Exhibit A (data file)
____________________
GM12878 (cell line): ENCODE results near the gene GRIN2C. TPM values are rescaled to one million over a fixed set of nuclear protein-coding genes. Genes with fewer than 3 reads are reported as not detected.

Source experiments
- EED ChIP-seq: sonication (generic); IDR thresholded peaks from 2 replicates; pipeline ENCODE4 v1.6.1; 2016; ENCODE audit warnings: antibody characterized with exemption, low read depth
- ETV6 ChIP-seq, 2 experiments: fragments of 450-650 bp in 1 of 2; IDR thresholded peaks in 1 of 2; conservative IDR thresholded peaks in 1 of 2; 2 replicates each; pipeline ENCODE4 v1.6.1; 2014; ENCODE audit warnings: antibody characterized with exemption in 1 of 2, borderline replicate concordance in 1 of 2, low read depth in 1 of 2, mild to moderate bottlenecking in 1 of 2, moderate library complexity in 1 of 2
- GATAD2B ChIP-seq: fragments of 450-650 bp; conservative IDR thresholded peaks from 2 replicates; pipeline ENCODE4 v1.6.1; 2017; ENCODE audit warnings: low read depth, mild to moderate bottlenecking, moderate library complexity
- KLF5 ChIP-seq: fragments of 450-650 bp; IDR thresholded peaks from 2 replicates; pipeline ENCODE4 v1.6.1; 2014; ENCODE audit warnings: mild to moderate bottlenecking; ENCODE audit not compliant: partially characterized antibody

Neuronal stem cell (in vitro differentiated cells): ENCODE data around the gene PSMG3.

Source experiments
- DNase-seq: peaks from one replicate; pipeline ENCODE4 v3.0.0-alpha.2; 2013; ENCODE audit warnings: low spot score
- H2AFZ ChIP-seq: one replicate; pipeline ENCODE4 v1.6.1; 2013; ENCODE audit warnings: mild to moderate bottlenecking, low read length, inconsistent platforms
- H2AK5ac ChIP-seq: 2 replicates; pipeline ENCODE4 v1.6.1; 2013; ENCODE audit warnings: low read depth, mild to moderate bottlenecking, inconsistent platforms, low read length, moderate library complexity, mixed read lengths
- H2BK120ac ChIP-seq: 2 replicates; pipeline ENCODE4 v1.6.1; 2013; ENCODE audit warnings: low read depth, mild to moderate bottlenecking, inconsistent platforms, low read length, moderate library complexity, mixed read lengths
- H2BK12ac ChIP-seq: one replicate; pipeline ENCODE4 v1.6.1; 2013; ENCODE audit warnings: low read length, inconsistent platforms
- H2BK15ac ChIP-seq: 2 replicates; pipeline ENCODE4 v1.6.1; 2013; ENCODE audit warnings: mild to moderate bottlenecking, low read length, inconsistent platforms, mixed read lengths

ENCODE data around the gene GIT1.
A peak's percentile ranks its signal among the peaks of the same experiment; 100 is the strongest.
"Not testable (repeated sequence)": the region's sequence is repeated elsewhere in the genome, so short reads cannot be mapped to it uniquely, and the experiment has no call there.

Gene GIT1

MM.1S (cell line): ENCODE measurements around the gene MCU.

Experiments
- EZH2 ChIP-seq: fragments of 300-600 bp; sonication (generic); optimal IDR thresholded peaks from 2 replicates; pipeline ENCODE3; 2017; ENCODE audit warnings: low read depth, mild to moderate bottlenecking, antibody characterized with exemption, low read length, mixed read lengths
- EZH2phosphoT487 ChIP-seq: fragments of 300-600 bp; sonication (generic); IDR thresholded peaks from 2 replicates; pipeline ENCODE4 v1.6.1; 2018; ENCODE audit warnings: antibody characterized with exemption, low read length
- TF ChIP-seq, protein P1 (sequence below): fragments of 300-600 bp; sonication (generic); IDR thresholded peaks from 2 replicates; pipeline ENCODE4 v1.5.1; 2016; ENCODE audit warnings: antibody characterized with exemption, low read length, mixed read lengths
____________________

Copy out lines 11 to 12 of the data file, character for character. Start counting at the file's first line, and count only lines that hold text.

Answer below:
- H2AK5ac ChIP-seq: 2 replicates; pipeline ENCODE4 v1.6.1; 2013; ENCODE audit warnings: low read depth, mild to moderate bottlenecking, inconsistent platforms, low read length, moderate library complexity, mixed read lengths
- H2BK120ac ChIP-seq: 2 replicates; pipeline ENCODE4 v1.6.1; 2013; ENCODE audit warnings: low read depth, mild to moderate bottlenecking, inconsistent platforms, low read length, moderate library complexity, mixed read lengths